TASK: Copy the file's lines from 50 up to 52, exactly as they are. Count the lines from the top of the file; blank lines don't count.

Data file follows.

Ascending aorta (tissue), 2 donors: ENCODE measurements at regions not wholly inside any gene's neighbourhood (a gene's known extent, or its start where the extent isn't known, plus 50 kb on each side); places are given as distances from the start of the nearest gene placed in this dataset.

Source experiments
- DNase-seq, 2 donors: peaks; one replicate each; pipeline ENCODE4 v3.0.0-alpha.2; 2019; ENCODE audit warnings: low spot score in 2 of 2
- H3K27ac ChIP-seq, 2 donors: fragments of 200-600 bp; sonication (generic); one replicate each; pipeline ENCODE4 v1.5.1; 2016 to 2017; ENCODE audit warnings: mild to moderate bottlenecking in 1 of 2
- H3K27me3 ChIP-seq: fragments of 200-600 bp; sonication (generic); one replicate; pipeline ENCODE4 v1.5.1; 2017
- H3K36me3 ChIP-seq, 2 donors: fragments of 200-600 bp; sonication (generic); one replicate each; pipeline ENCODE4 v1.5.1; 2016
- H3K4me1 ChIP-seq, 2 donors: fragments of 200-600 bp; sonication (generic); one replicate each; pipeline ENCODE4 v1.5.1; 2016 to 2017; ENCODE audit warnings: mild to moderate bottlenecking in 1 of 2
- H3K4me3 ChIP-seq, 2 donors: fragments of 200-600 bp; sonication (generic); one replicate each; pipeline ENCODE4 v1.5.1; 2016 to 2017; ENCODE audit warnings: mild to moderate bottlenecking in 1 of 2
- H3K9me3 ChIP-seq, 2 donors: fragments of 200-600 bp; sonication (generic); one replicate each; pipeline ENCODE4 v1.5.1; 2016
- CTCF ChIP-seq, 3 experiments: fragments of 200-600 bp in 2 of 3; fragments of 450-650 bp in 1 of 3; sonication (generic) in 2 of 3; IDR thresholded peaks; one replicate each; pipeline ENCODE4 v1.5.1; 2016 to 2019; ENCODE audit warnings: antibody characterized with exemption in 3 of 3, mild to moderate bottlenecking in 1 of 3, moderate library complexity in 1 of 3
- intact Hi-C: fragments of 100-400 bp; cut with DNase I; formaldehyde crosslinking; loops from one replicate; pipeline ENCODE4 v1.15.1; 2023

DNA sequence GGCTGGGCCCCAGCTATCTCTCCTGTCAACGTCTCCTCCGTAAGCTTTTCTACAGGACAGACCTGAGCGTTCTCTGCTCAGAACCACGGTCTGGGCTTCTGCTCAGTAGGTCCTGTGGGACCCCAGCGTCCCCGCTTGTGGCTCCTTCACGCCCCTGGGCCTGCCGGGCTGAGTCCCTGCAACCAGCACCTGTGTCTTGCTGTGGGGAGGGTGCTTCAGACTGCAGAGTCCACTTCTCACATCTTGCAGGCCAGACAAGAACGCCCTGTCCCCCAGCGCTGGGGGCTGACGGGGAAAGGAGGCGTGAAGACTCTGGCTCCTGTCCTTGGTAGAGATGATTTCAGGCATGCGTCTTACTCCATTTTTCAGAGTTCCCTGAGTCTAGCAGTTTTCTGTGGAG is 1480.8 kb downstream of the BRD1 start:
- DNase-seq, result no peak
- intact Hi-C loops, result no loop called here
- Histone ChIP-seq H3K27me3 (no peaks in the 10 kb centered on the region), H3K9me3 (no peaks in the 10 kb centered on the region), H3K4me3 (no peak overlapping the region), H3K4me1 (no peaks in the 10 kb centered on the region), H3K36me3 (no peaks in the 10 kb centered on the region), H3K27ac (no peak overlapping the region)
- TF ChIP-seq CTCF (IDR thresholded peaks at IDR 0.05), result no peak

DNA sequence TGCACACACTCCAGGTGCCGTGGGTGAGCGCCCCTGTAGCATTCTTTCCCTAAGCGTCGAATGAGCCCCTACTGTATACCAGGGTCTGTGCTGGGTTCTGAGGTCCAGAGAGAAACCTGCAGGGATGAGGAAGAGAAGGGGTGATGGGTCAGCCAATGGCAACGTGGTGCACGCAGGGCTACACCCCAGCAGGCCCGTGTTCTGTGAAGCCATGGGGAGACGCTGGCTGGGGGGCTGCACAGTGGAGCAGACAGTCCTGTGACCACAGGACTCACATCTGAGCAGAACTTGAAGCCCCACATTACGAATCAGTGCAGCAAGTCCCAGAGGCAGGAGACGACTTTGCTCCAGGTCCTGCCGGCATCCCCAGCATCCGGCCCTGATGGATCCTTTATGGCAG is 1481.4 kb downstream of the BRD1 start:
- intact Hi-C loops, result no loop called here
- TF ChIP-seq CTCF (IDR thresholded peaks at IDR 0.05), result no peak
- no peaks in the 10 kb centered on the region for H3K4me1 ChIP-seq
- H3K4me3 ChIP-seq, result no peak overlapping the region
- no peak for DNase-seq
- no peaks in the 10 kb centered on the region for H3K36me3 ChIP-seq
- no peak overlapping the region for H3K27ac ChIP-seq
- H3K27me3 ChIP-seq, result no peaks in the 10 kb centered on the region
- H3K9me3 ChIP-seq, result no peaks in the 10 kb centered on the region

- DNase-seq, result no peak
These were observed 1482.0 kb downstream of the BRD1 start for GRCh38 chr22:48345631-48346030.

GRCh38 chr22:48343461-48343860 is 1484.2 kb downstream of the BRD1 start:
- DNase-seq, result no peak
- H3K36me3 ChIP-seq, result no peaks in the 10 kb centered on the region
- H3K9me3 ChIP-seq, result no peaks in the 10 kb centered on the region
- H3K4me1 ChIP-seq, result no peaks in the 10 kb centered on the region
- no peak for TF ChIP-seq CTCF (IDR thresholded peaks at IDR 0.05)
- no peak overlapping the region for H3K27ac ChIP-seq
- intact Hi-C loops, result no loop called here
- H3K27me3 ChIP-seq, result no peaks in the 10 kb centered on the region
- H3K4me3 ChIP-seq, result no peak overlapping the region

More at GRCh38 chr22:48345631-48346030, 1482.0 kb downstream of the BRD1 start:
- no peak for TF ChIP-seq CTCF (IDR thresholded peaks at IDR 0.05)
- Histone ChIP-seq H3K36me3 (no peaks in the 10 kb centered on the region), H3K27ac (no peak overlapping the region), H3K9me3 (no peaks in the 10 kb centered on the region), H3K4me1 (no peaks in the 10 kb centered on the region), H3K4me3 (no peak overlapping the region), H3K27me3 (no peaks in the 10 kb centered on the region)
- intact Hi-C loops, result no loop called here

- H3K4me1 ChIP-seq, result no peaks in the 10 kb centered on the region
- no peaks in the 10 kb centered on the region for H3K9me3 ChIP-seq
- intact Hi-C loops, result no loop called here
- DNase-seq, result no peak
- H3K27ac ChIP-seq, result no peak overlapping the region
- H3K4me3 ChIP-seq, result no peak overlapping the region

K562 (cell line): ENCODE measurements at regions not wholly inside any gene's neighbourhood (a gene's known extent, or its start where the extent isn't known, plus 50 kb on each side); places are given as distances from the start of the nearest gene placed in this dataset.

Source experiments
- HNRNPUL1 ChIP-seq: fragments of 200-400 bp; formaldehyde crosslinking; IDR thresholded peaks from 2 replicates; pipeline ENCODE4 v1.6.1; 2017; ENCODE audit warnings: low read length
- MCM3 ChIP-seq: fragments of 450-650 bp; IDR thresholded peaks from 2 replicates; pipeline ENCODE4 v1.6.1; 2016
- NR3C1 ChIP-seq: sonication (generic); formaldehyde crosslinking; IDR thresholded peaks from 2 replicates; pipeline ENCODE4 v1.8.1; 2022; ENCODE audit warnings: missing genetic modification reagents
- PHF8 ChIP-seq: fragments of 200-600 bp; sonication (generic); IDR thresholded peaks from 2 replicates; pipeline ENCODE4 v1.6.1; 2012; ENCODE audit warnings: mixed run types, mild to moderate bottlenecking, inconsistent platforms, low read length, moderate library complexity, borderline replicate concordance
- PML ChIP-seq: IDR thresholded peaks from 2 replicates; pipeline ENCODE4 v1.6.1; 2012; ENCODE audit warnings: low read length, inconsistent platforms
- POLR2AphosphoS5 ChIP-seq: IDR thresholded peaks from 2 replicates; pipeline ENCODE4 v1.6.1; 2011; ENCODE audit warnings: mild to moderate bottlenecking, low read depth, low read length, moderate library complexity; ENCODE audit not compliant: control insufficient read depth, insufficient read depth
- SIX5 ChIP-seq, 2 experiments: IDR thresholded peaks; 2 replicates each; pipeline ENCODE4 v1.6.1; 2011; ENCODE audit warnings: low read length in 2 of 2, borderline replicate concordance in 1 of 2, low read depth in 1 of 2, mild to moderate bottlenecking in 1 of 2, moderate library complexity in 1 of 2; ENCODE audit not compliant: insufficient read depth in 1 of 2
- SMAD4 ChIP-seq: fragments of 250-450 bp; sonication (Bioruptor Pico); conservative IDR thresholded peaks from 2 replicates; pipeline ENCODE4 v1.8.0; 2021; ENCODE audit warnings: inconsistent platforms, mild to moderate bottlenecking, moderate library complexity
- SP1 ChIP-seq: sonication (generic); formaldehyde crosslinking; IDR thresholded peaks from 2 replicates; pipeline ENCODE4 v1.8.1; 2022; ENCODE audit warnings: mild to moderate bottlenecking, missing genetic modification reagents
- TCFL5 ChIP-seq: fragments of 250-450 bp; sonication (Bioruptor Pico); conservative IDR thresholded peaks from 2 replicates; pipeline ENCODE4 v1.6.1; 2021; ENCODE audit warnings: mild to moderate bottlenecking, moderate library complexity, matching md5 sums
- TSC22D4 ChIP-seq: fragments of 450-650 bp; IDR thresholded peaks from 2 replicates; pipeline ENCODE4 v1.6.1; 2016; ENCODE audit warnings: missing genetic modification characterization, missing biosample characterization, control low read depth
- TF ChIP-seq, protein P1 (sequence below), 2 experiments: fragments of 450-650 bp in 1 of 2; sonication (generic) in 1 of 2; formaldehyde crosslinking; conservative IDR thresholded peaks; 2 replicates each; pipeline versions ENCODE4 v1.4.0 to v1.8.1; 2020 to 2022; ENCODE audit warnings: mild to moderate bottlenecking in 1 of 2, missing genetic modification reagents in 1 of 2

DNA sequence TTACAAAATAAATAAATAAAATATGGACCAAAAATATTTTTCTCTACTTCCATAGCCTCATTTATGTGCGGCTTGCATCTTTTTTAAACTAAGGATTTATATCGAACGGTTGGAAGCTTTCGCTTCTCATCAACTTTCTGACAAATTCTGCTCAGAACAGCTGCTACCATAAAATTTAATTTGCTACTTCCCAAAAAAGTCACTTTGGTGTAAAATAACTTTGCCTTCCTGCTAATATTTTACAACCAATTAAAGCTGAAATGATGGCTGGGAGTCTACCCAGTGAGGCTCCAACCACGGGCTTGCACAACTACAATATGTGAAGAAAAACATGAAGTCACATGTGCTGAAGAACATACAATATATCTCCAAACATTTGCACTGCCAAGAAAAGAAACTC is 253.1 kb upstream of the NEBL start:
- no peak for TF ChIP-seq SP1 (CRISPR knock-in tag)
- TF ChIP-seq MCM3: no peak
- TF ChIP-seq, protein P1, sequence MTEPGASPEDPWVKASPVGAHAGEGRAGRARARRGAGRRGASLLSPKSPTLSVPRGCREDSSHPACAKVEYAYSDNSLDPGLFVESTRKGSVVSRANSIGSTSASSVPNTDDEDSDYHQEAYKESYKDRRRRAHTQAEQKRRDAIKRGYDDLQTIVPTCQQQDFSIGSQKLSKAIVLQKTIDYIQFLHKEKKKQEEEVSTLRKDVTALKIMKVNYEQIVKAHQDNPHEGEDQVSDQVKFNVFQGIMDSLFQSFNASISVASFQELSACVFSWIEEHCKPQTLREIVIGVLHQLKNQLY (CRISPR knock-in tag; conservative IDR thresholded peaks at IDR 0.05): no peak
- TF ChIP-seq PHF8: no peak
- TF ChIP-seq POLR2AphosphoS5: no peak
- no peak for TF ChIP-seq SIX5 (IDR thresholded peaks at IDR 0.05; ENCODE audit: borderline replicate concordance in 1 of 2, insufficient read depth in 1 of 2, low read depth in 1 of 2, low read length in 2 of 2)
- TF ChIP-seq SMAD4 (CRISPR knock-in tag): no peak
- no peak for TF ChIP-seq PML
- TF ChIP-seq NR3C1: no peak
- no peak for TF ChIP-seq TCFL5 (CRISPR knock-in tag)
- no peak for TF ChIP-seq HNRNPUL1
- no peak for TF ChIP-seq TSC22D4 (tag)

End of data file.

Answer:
Source experiments
- HNRNPUL1 ChIP-seq: fragments of 200-400 bp; formaldehyde crosslinking; IDR thresholded peaks from 2 replicates; pipeline ENCODE4 v1.6.1; 2017; ENCODE audit warnings: low read length
- MCM3 ChIP-seq: fragments of 450-650 bp; IDR thresholded peaks from 2 replicates; pipeline ENCODE4 v1.6.1; 2016